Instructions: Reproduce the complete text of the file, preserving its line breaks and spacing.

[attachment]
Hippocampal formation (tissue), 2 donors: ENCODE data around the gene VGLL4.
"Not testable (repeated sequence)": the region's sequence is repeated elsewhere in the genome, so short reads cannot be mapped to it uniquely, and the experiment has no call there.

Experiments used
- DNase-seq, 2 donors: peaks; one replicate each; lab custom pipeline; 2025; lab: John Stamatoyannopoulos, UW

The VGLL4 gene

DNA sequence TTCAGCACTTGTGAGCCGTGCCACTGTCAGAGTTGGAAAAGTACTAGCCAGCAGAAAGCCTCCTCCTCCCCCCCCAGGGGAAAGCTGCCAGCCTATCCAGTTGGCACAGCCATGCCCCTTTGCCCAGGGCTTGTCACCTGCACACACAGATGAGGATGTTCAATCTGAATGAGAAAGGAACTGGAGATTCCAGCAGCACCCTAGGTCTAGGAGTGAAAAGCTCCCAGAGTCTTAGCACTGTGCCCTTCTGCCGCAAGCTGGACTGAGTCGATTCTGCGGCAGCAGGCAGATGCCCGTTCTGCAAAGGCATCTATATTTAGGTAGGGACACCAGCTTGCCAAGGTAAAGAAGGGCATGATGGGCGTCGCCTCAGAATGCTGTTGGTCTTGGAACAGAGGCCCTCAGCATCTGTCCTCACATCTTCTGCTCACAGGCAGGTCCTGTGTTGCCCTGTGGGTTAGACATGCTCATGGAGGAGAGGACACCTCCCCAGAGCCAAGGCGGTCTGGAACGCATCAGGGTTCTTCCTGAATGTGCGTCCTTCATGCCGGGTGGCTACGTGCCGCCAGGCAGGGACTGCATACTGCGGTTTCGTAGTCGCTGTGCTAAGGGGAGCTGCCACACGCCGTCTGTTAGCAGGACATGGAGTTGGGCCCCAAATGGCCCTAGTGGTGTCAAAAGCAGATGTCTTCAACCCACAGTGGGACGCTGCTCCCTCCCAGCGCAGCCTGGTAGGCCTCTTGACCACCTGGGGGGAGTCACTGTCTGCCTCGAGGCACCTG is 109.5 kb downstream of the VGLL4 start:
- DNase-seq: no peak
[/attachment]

Hippocampal formation (tissue), 2 donors: ENCODE data around the gene VGLL4.
"Not testable (repeated sequence)": the region's sequence is repeated elsewhere in the genome, so short reads cannot be mapped to it uniquely, and the experiment has no call there.

Experiments used
- DNase-seq, 2 donors: peaks; one replicate each; lab custom pipeline; 2025; lab: John Stamatoyannopoulos, UW

The VGLL4 gene

DNA sequence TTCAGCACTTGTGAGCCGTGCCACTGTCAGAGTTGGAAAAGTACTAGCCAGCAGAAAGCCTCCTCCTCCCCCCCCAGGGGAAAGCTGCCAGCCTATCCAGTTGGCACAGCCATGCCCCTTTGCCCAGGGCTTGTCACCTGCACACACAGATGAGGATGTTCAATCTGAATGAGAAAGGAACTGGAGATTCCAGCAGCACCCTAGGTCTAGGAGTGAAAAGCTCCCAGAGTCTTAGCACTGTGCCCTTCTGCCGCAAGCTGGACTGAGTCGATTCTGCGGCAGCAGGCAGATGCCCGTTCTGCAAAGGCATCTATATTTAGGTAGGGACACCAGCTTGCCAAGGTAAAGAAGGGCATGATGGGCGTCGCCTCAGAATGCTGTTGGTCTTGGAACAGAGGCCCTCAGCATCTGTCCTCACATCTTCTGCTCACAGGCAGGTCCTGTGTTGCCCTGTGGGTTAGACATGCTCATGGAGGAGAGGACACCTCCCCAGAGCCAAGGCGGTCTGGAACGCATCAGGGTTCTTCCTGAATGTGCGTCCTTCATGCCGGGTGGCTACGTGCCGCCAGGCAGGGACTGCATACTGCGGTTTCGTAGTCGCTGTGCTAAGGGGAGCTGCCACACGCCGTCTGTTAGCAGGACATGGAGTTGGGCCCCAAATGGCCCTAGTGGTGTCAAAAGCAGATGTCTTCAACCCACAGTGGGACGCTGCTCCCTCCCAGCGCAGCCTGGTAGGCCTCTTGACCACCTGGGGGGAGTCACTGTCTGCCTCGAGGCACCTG is 109.5 kb downstream of the VGLL4 start:
- DNase-seq: no peak